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#### Keywords

- Data assimilation (1)
- Dynamical systems (1)
- Ensemble Kalman filter (1)
- Multigrid (1)
- Multiple time stepping (1)
- Nonlinear filters (1)
- Optimal transportation (1)
- Strike-slip fault model (1)

#### Institute

The adsorption of molecules to the surface of carbon nanostructures opens a new field of hybrid systems with distinct and controllable properties. We present a microscopic study of the optical absorption in carbon nanotubes functionalized with molecular spiropyran photoswitches. The switching process induces a change in the dipole moment leading to a significant coupling to the charge carriers in the nanotube. As a result, the absorption spectra of functionalized tubes reveal a considerable redshift of transition energies depending on the switching state of the spiropyran molecule. Our results suggest that carbon nanotubes are excellent substrates for the optical readout of spiropyran-based molecular switches. The gained insights can be applied to other noncovalently functionalized one-dimensional nanostructures in an externally induced dipole field.

We consider the problem of discrete time filtering (intermittent data assimilation) for differential equation models and discuss methods for its numerical approximation. The focus is on methods based on ensemble/particle techniques and on the ensemble Kalman filter technique in particular. We summarize as well as extend recent work on continuous ensemble Kalman filter formulations, which provide a concise dynamical systems formulation of the combined dynamics-assimilation problem. Possible extensions to fully nonlinear ensemble/particle based filters are also outlined using the framework of optimal transportation theory.

Atomic oscillations present in classical molecular dynamics restrict the step size that can be used. Multiple time stepping schemes offer only modest improvements, and implicit integrators are costly and inaccurate. The best approach may be to actually remove the highest frequency oscillations by constraining bond lengths and bond angles, thus permitting perhaps a 4-fold increase in the step size. However, omitting degrees of freedom produces errors in statistical averages, and rigid angles do not bend for strong excluded volume forces. These difficulties can be addressed by an enhanced treatment of holonomic constrained dynamics using ideas from papers of Fixman (1974) and Reich (1995, 1999). In particular, the 1995 paper proposes the use of "flexible" constraints, and the 1999 paper uses a modified potential energy function with rigid constraints to emulate flexible constraints. Presented here is a more direct and rigorous derivation of the latter approach, together with justification for the use of constraints in molecular modeling. With rigor comes limitations, so practical compromises are proposed: simplifications of the equations and their judicious application when assumptions are violated. Included are suggestions for new approaches.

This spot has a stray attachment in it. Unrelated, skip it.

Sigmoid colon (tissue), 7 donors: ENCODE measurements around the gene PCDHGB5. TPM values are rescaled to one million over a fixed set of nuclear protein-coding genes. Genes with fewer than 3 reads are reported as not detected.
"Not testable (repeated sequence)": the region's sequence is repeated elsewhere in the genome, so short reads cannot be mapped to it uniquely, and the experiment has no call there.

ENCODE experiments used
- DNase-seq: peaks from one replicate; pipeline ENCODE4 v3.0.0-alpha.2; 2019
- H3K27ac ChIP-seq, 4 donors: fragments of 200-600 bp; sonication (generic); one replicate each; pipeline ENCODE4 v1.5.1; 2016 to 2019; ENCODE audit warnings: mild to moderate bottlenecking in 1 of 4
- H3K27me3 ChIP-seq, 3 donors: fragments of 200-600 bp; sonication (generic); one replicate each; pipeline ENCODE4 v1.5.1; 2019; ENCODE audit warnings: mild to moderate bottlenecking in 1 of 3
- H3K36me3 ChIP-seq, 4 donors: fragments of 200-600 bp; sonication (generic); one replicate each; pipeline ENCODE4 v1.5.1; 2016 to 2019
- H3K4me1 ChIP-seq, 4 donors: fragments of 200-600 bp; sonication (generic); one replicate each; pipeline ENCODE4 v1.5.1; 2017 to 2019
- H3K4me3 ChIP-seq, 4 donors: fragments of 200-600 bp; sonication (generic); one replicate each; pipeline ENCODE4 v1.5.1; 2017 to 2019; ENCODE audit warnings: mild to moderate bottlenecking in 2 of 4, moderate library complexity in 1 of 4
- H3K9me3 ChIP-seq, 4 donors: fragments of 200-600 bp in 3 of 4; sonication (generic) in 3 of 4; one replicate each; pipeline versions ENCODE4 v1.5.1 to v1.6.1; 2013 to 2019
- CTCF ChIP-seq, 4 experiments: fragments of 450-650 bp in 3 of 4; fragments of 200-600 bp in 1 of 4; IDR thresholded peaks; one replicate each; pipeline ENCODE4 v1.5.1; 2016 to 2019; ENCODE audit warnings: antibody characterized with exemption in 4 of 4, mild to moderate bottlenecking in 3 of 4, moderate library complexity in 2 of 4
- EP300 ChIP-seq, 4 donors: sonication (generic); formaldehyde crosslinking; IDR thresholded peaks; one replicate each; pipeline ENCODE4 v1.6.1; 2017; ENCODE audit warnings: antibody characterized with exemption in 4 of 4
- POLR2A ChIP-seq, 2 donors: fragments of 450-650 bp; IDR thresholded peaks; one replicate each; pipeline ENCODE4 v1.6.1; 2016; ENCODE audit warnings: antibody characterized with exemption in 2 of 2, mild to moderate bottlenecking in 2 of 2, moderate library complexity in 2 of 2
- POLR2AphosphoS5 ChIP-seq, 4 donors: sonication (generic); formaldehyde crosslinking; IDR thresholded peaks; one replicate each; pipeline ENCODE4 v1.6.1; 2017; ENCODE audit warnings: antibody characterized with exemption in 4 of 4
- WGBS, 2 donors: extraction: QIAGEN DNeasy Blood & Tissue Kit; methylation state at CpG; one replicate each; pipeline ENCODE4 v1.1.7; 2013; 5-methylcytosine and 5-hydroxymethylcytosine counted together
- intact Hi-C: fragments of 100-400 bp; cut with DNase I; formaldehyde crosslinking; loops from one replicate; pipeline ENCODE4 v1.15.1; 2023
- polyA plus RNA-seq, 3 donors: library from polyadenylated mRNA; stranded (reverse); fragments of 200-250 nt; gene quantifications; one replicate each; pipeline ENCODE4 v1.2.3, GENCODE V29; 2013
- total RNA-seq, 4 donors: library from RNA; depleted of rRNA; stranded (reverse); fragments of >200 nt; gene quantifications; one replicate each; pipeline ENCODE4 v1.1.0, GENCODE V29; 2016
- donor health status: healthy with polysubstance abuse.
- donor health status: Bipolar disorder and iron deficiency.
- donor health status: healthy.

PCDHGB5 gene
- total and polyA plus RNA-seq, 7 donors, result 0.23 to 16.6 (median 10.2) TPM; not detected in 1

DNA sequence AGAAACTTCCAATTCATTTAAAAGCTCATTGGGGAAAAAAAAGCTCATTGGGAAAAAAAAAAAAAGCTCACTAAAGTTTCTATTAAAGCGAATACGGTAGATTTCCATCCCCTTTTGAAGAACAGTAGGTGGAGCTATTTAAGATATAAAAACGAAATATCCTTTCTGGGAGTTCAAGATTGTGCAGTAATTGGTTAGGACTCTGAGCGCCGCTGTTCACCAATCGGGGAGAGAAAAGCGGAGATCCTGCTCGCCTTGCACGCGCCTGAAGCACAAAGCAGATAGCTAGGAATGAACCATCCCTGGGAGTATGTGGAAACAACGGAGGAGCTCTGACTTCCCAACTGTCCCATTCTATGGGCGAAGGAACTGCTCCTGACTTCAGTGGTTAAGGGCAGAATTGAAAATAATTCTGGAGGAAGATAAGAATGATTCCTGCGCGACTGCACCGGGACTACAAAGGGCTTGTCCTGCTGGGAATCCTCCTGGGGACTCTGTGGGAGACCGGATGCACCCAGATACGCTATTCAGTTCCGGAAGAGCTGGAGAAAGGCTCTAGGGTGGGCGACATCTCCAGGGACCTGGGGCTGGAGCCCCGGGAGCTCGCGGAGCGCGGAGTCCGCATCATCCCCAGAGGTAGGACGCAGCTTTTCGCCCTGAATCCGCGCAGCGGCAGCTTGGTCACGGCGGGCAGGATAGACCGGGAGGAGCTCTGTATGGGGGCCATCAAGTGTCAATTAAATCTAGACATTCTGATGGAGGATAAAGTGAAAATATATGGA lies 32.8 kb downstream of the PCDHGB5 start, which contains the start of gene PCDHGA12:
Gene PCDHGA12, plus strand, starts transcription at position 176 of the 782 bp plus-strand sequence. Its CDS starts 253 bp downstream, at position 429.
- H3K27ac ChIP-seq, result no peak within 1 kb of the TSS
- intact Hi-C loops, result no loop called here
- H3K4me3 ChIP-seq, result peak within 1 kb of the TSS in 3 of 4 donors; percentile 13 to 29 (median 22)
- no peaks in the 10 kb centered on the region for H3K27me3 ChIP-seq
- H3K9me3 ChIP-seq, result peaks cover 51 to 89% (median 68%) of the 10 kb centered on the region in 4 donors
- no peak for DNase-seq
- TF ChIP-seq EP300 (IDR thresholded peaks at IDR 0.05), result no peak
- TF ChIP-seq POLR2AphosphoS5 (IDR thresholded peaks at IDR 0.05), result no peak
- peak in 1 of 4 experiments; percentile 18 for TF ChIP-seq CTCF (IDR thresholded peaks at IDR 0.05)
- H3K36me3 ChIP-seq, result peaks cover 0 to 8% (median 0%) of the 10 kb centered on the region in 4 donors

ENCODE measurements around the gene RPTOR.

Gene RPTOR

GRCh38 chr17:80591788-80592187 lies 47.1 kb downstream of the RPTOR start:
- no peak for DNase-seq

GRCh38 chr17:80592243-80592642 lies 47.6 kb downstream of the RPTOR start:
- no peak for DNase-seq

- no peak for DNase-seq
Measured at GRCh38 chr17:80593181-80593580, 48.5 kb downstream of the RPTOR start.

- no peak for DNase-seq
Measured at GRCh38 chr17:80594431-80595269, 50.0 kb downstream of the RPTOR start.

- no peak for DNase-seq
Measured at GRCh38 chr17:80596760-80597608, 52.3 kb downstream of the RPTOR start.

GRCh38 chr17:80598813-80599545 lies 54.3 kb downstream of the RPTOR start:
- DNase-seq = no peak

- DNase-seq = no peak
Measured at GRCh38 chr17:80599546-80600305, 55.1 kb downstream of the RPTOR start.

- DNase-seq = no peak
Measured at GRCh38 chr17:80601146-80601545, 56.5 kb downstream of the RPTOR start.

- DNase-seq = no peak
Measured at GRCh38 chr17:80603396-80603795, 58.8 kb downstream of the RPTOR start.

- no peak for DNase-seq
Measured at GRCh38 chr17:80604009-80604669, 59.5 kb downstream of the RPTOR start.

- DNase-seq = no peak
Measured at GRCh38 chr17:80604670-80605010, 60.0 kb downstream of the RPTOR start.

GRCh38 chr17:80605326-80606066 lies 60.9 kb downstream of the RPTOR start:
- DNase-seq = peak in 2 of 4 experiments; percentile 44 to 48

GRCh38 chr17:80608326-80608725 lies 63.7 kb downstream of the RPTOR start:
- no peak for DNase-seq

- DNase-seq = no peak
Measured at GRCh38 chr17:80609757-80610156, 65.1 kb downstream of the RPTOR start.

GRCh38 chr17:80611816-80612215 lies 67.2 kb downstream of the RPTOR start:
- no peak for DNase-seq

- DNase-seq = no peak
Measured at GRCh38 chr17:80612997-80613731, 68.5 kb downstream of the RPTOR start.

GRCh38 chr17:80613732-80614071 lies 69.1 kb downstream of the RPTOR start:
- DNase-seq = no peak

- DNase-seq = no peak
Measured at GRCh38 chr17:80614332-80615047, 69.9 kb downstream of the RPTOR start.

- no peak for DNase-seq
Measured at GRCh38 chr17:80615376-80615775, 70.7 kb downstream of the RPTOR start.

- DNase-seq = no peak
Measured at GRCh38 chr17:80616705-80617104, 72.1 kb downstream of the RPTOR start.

The problem of an ensemble Kalman filter when only partial observations are available is considered. In particular, the situation is investigated where the observational space consists of variables that are directly observable with known observational error, and of variables of which only their climatic variance and mean are given. To limit the variance of the latter poorly resolved variables a variance-limiting Kalman filter (VLKF) is derived in a variational setting. The VLKF for a simple linear toy model is analyzed and its range of optimal performance is determined. The VLKF is explored in an ensemble transform setting for the Lorenz-96 system, and it is shown that incorporating the information of the variance of some unobservable variables can improve the skill and also increase the stability of the data assimilation procedure.

We develop a multigrid, multiple time stepping scheme to reduce computational efforts for calculating complex stress interactions in a strike-slip 2D planar fault for the simulation of seismicity. The key elements of the multilevel solver are separation of length scale, grid-coarsening, and hierarchy. In this study the complex stress interactions are split into two parts: the first with a small contribution is computed on a coarse level, and the rest for strong interactions is on a fine level. This partition leads to a significant reduction of the number of computations. The reduction of complexity is even enhanced by combining the multigrid with multiple time stepping. Computational efficiency is enhanced by a factor of 10 while retaining a reasonable accuracy, compared to the original full matrix-vortex multiplication. The accuracy of solution and computational efficiency depend on a given cut-off radius that splits multiplications into the two parts. The multigrid scheme is constructed in such a way that it conserves stress in the entire half-space.